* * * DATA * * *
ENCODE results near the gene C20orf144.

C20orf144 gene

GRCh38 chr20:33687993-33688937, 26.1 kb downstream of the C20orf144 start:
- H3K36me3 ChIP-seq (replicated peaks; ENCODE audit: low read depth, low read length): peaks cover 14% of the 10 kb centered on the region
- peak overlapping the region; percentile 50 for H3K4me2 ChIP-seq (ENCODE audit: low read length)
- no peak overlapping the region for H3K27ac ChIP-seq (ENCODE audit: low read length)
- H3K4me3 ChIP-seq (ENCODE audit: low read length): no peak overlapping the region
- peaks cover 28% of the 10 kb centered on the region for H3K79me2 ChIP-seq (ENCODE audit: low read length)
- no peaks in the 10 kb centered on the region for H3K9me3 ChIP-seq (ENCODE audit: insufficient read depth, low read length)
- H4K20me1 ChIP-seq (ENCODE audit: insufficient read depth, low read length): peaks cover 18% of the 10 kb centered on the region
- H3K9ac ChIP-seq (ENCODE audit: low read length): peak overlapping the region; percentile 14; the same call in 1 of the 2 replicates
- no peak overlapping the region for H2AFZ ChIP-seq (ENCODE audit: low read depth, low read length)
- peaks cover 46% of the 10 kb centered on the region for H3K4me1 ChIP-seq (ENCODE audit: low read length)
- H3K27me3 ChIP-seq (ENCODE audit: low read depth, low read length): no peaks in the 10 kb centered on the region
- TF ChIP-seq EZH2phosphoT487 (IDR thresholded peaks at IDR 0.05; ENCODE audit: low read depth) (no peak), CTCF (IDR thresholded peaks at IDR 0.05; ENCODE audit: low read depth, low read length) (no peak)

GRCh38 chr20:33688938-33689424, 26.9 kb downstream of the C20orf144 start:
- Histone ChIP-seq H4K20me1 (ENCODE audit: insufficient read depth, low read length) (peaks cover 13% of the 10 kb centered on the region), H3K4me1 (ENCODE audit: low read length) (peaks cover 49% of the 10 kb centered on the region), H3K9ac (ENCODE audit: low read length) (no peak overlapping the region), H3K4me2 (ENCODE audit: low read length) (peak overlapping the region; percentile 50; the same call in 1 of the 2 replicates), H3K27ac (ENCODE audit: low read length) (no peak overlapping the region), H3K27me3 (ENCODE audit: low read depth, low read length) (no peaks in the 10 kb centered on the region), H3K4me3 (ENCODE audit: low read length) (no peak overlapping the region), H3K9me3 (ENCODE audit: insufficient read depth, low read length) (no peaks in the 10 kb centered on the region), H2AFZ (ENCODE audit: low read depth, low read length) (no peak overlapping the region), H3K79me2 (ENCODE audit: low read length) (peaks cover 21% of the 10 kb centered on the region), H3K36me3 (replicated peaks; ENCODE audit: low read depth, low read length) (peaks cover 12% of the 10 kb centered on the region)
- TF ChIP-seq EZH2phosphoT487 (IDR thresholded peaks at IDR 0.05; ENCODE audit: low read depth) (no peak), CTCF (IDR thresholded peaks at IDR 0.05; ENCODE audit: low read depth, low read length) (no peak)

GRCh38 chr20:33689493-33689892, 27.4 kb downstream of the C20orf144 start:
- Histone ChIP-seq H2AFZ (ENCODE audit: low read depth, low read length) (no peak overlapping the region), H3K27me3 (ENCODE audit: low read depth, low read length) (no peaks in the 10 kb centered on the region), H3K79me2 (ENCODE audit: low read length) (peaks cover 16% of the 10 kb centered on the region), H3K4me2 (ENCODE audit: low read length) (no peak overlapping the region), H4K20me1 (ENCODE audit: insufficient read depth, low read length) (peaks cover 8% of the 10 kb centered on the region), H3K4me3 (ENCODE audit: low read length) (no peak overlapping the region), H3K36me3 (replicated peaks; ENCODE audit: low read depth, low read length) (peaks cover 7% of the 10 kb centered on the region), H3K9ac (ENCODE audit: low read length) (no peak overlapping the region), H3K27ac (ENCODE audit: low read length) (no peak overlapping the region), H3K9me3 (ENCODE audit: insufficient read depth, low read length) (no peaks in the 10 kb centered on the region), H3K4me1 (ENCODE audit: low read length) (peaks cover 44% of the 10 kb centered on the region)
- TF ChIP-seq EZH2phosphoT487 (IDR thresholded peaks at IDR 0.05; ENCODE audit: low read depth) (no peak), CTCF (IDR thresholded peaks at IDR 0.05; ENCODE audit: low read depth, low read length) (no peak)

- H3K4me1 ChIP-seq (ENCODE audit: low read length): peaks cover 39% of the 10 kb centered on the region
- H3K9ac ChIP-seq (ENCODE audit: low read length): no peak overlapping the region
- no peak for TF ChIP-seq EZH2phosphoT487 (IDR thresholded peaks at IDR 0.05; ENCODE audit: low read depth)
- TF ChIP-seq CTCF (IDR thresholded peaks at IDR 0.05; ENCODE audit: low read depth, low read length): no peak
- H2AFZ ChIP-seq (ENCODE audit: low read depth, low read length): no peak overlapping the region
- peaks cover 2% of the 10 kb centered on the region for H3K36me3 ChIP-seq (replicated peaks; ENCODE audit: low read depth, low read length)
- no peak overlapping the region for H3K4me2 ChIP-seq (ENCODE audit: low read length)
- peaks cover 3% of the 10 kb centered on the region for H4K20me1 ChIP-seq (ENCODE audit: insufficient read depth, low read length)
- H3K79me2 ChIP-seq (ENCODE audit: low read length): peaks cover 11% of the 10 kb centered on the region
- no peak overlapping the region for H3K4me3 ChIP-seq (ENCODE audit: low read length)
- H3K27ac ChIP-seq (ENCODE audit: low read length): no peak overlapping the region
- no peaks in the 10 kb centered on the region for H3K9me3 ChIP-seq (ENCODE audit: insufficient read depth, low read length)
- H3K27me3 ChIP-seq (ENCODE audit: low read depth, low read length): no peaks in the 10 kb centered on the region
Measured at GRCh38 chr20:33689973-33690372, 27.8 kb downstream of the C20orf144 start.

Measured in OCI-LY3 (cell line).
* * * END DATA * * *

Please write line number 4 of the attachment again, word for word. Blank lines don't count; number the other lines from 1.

- H3K36me3 ChIP-seq (replicated peaks; ENCODE audit: low read depth, low read length): peaks cover 14% of the 10 kb centered on the region